Today, I went to a workshop in what is called Developmental Movement Therapy (DMT). This is a therapy based on research that shows that reflexes and early childhood movement (including everything from the birthing process, to crawling to play) have a vital part to play in neurological development. Further, it is known in psychology, biology, and neuroscience that the development of the brain, the reinforcement of neural synapses, creates and shapes who we are. That is to say, the collection of habitual ways of thinking, feeling, perceiving and being are defined by those neural connections. In DMT, a trained professional assesses an individual client based on a complete history starting from in utero, and conducts a battery of tests focusing on mobility, language skills, manual dexterity, visual and auditory development and tactile experiences. These would lead to some program regimen to be practiced daily by the client to fully recover perhaps lost skills (from injury or illness), or even to recover skills that hadn't yet been able to develop (as from birthing or early trauma). Bette Lamont, a DMT practitioner since 1986 said, "we are whole by nature, and if we become less than whole, we can recreate our wholeness."
Okay. Remember that thought from way up there^?
We are, by nature, whole (or empty (but it doesn't matter which word we use because it's all the same!)) And we have the capacity to recreate our "selves," because the self is nonexistent. With me? Now, as we said earlier, we don't want to get rid of the self, we just need to move beyond our attachment to it. If we can recognize that while I am not different from you, the concept of self-hood is important because it allows me to go to my job, take care of my body, drive my car, sleep with my boyfriend- not yours, and thus keeps us safely operating within other social constructs that are important for the smooth operation of society as a whole.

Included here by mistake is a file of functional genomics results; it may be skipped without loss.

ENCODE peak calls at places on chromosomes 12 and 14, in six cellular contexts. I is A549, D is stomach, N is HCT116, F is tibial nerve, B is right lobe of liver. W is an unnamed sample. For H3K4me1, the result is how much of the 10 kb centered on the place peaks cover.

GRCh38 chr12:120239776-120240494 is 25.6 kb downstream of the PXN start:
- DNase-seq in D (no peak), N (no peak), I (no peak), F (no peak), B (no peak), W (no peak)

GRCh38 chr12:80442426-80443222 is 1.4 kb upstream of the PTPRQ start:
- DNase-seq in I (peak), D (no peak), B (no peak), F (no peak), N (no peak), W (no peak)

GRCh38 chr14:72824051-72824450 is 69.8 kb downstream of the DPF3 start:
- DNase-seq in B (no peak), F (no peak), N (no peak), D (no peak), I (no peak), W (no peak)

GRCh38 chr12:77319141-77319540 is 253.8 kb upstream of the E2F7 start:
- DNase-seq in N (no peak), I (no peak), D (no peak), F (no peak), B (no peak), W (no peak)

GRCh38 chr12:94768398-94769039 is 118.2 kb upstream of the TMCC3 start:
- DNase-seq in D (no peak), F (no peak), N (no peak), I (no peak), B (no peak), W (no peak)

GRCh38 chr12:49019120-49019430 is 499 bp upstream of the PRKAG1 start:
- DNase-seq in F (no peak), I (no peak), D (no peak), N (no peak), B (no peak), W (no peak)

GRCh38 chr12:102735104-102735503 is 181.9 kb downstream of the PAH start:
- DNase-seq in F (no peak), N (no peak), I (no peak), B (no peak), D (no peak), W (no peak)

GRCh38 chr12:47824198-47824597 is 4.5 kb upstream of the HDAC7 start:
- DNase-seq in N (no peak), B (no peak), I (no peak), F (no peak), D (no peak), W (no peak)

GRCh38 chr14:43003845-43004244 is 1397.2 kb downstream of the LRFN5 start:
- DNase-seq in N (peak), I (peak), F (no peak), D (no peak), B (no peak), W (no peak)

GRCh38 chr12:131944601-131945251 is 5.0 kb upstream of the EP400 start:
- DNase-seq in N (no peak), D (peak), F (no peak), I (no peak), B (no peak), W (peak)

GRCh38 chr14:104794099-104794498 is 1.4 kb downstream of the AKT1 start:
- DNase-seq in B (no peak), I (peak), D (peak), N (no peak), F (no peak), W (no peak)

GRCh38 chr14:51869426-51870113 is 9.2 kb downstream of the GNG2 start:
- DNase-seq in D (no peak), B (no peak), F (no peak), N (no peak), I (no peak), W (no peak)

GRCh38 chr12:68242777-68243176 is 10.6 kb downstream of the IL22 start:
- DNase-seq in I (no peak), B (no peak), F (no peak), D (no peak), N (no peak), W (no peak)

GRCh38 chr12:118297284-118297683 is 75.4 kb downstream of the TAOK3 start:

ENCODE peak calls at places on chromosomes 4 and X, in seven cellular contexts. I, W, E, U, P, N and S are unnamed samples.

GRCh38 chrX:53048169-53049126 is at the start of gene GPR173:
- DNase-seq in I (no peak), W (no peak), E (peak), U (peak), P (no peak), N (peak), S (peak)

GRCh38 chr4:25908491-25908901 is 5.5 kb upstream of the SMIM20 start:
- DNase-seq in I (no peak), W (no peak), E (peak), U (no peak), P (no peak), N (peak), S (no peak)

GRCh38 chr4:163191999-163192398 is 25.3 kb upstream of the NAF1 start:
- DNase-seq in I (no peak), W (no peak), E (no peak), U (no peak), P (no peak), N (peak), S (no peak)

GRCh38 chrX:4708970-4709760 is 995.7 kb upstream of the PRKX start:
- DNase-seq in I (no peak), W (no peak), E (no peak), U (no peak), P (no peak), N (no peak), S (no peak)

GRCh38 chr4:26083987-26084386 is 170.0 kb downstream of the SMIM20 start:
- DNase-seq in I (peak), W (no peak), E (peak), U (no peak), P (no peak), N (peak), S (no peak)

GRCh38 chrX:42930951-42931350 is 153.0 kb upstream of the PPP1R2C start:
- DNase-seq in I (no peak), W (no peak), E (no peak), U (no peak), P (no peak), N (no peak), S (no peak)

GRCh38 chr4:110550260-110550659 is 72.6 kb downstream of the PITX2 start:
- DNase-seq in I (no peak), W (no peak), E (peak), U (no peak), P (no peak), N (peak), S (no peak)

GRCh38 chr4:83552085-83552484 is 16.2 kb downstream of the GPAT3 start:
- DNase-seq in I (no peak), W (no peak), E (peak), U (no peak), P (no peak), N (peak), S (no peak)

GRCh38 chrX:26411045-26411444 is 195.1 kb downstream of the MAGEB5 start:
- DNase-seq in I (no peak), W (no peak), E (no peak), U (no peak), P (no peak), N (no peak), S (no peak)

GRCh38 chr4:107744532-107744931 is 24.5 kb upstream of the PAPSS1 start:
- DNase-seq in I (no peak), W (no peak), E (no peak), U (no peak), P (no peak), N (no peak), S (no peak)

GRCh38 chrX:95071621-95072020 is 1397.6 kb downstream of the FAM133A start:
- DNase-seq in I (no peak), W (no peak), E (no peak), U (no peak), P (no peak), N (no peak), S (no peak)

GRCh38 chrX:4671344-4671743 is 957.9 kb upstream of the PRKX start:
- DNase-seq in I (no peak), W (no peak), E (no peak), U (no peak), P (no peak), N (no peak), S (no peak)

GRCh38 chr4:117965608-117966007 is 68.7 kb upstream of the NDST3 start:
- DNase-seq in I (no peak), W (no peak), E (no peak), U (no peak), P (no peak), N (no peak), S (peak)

Additionally, DMT addresses the context of a self: literally the environment into which we are born, the social attitudes in which we are raised, child-raising practices utilized, beliefs that develop over the course of a lifetime, injuries and illnesses- all effect neurological development, and thus the creation of self- it dictates what kind of self we develop.
There are numbers upon numbers of examples Bette gave throughout the workshop (that is continuing tomorrow and two weeks from now- EXCITED!) about the multidimensional recoveries of clients (aged 3 months-90 years) of physical abilities and emotional capacities.
The basis of DMT operates on the observations that reflexes are useful in certain stages of development, and once they are no longer useful they are diminished, or integrated in the central nervous system (CNS). If, due to some trauma or interruption, the reflexes are prevented from completion, or integration, then the reflexes remain and impair further physical, and neurological development. What has also been observed, is that certain emotional milestones coincide with the completion and integration of these reflexes and neurological synapses. Thus, if the reflex is interrupted, not only are the physical and neurological processes impeded, but the emotional development is impaired.
So, what have we learned?
The self is nonexistent. The self is a construct. The self is an important construct. The self can be reconstructed. We can intentionally reconstruct the self through movement. Reconstructing the self recovers physical and emotional skills. Reconstructing the self liberates the soul.
Yep, it's all connected.. my head hurts.